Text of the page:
Half-brothers Raymond (Ewan McGregor) and Ray (Ethan Hawke) have one thing in common: They hate their father. The no-good son of a bitch made life hell for them and their mothers, and while they don’t have much else in common, that familial tie will always bind them together. Which is good, because their father has just died, and his dying wish was for his sons to dig his grave and bury him in it together. And wouldn’t you know it, everyone they meet on their way to do so – his nurse (Sophie Okonedo), his priest (Vondie Curtis-Hall), his lover (Maribel Verdú), even the proprietor of the funeral home – have glowing things to say about the man, things that contradict the image that Raymond and Ray had of him in their heads. If such a man as they knew was capable of change, does that mean they are, too?
Rodrigo García’s Raymond & Ray, a tragicomic exploration of man’s capacity for change, may be small in scope, but it’s big in feeling. The death of a parent is a confusing, tumultuous moment, especially when you didn’t have a great relationship with them. As they learn more about the man their father became in the years since they knew him, both Raymond and Ray go on a journey of reconciling their relationships with him while learning more about themselves at the same time. It’s a journey that asks a lot of the performers, and both Hawke and McGregor do fine work in charting their characters’ respective journeys. Hawke gets the more internal character, and goes as deep as we are accustomed to seeing from him, but does so with a lighter touch than usual. McGregor gets saddled with the film’s most over the top moment and while no one could make it work entirely, he comes as close as is humanly possible to doing so, in part because he does the work to have the performance build to that moment. The two actors have wonderful chemistry together, believable as half-brothers who grew up together but have since grown apart, largely because they’re very different people. The performances that really make the film sing, though, are from the women. Verdú’s warmly no-nonsense Lucia is a delightful inversion of the “spicy Latina” trope, a down-to-earth woman who knows exactly what she wants and gets it not by using her body or feminine wiles, but by calmly asserting her power; she doesn’t need to bend you to her will, because you’ll do that on your own. Okonedo is perfectly prickly, a great foil for Hawke’s looseness. Both actresses resist the temptation to make their characters feel like the types they seem to be on the page, gifting them with a complex inner life that adds interest to every scene in which they appear.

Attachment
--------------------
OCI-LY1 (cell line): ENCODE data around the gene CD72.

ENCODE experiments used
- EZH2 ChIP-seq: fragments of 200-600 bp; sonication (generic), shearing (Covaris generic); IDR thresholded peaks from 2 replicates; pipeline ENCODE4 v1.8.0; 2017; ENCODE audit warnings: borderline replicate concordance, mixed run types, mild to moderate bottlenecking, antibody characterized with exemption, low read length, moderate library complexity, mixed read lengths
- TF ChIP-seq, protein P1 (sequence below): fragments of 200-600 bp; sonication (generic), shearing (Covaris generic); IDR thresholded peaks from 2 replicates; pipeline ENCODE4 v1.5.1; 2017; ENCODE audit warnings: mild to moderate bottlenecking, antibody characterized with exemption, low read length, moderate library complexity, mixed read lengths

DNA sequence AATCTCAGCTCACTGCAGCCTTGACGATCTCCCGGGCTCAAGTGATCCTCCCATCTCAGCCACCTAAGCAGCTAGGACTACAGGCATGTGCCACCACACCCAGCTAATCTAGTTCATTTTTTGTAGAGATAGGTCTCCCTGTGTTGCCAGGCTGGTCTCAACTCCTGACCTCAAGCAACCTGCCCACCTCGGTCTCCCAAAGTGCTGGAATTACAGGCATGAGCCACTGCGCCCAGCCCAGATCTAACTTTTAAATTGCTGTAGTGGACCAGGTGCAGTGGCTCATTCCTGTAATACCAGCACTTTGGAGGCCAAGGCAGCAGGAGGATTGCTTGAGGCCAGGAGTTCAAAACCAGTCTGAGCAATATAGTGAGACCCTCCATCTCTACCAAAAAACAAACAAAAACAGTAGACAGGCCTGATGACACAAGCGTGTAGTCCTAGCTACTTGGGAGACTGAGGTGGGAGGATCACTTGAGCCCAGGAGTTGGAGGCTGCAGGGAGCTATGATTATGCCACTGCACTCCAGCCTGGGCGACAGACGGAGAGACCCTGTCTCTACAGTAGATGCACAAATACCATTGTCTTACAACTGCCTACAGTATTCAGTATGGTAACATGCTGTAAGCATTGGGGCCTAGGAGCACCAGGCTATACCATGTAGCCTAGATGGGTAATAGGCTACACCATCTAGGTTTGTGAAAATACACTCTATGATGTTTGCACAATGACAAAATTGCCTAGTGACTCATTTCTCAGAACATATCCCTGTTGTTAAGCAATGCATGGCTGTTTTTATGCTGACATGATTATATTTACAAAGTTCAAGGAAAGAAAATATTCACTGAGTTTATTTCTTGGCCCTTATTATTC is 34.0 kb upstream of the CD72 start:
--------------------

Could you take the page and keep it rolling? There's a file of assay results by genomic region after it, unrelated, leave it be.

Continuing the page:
The big surprise of Raymond & Ray is that, while García’s direction is low-key to the point of being anonymous, his screenplay is very funny. Shockingly so for a film about death. García understands the need for the release valve of laughter in moments of emotional upheaval, and the laughs throughout the film temper what would otherwise be grating in its sentimentality. Some of it is very dark gallows humor, but mostly the film’s laughs come from embracing the absurdity of the situation for these characters. It could be moving or distressing for Raymond and Ray to learn what they learn about their father, but Hawke and McGregor play it with such a perfect deadpan sensibility that it becomes funny instead. With this humor, Jeff Beal’s gently shuffling score, and its endearing ensemble, the film ends up being incredibly charming. Especially in the context of the lineup of the 2022 Toronto International Film Festival, where it premiered, it is the definition of a hidden gem: A film that many may overlook, but one that will warm the hearts of those who don’t.
This review is from the 2022 Toronto International Film Festival. Apple Original Films will release Raymond & Ray in theaters in October and on AppleTV+ on October 21.